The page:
Assistant Professor of Clinical Ophthalmology, Jesse Berry, MD, and Co-Chief Resident, Philip Storey, MD, were fortunate enough to spend a week at the Srikiran Institute of Ophthalmology in Kakinada, Andhra Pradesh, India. Sankurathri Foundation was established by Dr. Chandrasekhar Sankurathri as a memorial to his wife, Manjari Sankurathri, son, Srikiran and daughter, Sarada who were killed in a terrorist bombing of Air India Flight 182 (Kanishka) on 23rd June 1985. The Foundation’s main mission is to empower the poor through better education, eye care and timely help to the needy. Drs. Berry and Storey assisted patients in the clinic, performed various OR procedures, conducted outreach, and enjoyed the local cuisine. Here is the final day of their journey:
Day 6 at Srikiran
Today is camp day! We traveled for 40 km outside of Kakinada to a small village called Walla Walla. Once a year Srikiran comes to this rural village, which is mostly surrounded by rice paddies, to screen for vision problems. We came upon the camp and there were men and women, all dressed in their flowing, colorful saris, standing in line for screening. Many had children or other family members with them because they were so clearly visually impaired. Patients had vision, pressure, slit lamp and indirect examinations. They also have blood pressure and blood glucose screening. There were over 300 patients screened and nearly 30% of patients failed the vision screening and had cataracts visible to the naked eye. They were counseled on cataract surgery and if they were willing would travel by bus to Srikiran tonight for surgery tomorrow. During the day an elected official came to the screening and one woman cried out her anguish about her blindness and how she had so much fear of surgery. He calmly counseled her that she needed surgery and would be well cared for at Srikiran.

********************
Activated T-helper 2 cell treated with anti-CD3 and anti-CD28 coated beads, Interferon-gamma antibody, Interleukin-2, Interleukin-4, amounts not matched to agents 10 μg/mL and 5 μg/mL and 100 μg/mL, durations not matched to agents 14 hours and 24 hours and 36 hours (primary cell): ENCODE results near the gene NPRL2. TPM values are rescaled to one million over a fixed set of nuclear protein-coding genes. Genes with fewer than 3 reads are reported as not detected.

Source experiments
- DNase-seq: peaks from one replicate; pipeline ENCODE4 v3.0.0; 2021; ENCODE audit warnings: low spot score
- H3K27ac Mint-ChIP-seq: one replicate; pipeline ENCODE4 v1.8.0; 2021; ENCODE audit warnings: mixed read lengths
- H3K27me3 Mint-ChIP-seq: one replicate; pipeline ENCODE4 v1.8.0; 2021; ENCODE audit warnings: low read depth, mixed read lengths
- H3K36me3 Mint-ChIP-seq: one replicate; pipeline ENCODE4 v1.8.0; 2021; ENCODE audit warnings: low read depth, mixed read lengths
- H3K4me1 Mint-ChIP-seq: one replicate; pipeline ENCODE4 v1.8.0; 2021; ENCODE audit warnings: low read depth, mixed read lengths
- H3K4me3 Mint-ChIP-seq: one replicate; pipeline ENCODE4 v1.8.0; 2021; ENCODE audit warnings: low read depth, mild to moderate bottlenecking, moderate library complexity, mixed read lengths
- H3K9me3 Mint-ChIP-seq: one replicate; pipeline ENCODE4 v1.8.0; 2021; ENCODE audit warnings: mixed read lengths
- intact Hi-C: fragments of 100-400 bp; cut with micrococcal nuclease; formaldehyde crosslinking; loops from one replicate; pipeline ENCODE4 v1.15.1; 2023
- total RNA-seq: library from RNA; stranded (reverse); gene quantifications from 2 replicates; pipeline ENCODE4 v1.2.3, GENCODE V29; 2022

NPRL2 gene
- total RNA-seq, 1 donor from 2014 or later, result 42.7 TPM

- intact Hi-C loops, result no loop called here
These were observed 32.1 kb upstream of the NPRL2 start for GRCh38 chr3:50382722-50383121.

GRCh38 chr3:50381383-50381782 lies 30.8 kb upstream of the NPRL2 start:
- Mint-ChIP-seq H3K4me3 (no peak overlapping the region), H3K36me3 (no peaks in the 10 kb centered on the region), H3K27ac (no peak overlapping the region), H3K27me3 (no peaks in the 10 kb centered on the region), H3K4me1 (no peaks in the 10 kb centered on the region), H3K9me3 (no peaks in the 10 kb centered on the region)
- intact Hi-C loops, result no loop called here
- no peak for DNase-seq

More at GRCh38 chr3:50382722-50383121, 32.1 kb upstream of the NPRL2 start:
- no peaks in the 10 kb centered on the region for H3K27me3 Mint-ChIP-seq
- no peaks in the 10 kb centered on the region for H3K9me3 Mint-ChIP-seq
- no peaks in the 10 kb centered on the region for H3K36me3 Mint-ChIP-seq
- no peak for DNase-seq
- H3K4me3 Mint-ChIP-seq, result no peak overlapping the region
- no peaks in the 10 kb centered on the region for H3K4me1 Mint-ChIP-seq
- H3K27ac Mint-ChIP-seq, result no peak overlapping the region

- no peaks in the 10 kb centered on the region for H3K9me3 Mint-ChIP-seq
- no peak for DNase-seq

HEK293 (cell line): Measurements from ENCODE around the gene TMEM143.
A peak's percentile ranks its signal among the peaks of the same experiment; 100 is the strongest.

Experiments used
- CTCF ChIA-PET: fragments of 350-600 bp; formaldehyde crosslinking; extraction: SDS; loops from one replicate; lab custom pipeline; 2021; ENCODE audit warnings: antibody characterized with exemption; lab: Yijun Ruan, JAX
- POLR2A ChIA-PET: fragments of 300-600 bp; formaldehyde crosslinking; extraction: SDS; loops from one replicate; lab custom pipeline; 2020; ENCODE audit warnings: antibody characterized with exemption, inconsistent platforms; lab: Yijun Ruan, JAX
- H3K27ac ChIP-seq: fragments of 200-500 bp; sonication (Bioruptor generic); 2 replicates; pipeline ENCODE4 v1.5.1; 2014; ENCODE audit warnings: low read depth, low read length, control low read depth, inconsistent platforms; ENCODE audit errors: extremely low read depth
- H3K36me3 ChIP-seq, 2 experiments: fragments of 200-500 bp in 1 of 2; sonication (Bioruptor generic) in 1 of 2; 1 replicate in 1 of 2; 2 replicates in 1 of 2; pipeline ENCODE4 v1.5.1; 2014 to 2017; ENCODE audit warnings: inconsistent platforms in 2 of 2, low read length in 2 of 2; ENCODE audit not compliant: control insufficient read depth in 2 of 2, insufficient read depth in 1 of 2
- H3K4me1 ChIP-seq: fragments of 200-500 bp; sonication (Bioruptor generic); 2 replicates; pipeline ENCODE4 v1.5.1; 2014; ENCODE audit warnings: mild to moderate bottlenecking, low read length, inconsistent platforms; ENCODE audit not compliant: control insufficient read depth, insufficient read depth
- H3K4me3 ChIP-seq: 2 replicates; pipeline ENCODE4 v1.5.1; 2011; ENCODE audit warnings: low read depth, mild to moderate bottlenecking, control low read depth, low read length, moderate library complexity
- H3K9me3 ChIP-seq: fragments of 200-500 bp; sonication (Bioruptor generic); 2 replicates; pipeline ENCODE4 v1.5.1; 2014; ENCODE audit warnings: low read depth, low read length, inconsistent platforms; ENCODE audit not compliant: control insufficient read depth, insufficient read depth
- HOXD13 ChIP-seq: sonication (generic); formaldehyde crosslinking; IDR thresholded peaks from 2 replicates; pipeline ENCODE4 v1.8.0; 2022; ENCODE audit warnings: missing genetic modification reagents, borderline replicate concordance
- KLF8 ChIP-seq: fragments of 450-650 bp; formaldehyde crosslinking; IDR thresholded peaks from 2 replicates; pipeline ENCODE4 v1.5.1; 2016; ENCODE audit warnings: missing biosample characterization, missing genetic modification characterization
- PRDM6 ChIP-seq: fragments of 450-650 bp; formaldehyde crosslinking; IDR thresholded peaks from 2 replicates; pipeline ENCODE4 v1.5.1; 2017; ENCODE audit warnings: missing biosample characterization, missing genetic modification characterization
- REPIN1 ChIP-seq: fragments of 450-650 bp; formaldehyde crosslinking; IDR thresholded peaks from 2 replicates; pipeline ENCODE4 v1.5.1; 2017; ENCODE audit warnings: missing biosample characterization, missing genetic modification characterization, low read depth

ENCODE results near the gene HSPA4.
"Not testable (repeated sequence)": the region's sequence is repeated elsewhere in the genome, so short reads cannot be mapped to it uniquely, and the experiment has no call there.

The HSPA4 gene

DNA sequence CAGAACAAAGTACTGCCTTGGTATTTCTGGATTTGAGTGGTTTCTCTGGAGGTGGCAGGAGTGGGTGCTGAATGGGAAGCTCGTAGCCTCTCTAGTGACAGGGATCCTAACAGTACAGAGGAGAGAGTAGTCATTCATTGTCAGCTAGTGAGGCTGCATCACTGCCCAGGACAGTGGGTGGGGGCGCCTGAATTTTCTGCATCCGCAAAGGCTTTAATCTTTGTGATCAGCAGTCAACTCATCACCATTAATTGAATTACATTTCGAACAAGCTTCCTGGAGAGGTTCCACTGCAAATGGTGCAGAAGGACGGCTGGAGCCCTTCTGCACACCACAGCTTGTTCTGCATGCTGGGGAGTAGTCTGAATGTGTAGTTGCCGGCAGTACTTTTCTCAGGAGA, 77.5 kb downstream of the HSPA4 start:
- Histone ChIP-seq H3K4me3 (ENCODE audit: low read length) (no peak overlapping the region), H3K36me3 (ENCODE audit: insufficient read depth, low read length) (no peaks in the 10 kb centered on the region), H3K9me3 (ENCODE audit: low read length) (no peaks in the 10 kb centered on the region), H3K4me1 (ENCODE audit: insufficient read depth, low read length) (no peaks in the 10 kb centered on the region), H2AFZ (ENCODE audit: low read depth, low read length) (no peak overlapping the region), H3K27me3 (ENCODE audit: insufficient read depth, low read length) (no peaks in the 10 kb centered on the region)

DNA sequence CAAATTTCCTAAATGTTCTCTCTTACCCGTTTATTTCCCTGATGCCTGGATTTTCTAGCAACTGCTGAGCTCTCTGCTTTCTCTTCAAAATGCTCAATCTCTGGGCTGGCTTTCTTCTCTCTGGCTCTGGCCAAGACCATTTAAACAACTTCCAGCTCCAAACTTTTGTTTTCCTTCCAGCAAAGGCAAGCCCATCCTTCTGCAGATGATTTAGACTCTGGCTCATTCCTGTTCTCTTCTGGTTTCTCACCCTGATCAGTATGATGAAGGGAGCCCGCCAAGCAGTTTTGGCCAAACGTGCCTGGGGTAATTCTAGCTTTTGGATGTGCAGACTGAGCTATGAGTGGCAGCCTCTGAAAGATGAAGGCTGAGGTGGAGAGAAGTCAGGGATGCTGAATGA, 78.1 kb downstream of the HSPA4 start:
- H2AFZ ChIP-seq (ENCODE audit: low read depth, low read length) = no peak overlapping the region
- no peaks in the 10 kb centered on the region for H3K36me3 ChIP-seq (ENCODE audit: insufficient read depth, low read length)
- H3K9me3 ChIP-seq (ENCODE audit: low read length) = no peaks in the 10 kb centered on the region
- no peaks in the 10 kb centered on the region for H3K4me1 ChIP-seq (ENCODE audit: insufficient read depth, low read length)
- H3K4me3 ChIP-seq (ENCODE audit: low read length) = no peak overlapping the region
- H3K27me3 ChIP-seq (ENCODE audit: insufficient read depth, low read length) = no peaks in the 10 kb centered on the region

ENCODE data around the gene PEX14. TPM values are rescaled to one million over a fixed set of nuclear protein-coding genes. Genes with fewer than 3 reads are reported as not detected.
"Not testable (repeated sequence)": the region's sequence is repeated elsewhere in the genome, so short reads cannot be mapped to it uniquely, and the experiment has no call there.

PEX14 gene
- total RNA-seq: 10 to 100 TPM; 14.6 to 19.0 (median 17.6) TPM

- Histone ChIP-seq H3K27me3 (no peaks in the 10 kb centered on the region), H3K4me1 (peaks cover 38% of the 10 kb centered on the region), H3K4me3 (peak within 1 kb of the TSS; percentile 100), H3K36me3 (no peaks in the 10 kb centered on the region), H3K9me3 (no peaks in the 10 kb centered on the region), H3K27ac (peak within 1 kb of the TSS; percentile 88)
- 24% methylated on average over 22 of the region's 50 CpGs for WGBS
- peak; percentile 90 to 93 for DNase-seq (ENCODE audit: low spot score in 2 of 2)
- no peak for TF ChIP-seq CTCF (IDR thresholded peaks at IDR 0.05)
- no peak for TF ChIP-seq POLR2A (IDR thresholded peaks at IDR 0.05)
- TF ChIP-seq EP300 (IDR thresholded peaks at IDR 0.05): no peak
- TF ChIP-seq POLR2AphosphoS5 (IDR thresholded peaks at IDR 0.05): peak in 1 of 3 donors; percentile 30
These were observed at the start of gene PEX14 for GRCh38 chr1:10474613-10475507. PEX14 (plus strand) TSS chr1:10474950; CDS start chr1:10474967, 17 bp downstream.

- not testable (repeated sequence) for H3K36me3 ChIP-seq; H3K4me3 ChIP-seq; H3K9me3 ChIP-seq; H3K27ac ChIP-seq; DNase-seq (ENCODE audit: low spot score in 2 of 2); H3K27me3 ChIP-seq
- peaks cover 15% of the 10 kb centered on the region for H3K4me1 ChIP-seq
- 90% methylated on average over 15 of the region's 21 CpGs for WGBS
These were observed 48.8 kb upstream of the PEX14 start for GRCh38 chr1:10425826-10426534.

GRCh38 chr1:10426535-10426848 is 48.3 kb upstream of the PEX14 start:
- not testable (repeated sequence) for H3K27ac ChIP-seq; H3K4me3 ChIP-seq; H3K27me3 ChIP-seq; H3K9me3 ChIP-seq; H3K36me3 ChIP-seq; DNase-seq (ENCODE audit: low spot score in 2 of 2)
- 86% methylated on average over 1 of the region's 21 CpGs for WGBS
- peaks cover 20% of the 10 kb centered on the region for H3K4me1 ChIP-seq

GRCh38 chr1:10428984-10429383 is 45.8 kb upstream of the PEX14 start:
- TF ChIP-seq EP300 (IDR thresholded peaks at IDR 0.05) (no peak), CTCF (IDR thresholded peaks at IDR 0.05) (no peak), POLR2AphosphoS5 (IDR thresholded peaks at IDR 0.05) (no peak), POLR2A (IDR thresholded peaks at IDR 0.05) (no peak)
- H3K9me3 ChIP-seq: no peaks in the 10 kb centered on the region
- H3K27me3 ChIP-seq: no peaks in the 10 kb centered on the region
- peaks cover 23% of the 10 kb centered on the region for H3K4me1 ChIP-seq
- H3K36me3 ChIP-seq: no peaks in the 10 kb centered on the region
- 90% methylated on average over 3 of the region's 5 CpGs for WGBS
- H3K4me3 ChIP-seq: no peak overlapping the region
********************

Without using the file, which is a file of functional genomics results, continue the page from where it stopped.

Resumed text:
Sundays in this community are a pharmacy day. There are many people with hepatitis and each Sunday they line up for a special herbal mixture which they take to keep the symptoms at bay. The crowd was more like a sea of bodies waiting for this medicine and in many the liver disease was so advanced you could see the jaundice in their eyes.
After this humbling and amazing experience we joined Dr. Chandra for a birthday celebration where we enjoyed a local shrimp delicacy! Another day down and a hospital full of patients waiting for cataract surgery tomorrow. Each and every day at Srikiran there is an effort to serve and heal the people of this community. And every single person – doctors, nurses, staff, visitors like us and of course the patients – who are touched by Srikiran and Dr. Chandra find themselves resolved wholeheartedly to commit in someway to the furthering of this work. I could not be more blessed to have spent a week at this fine institution and I hope to carry the love and joy and mission of Srikiran firmly in my heart as I journey home, and until I can return again.
Dr. Jesse Berry is an Assistant Professor of Clinical Ophthalmology at the Keck School of Medicine of USC and Associate Residency Program Director at LAC+USC Medical Center. She is residency and fellowship trained and a member of the Society of Heed Fellows.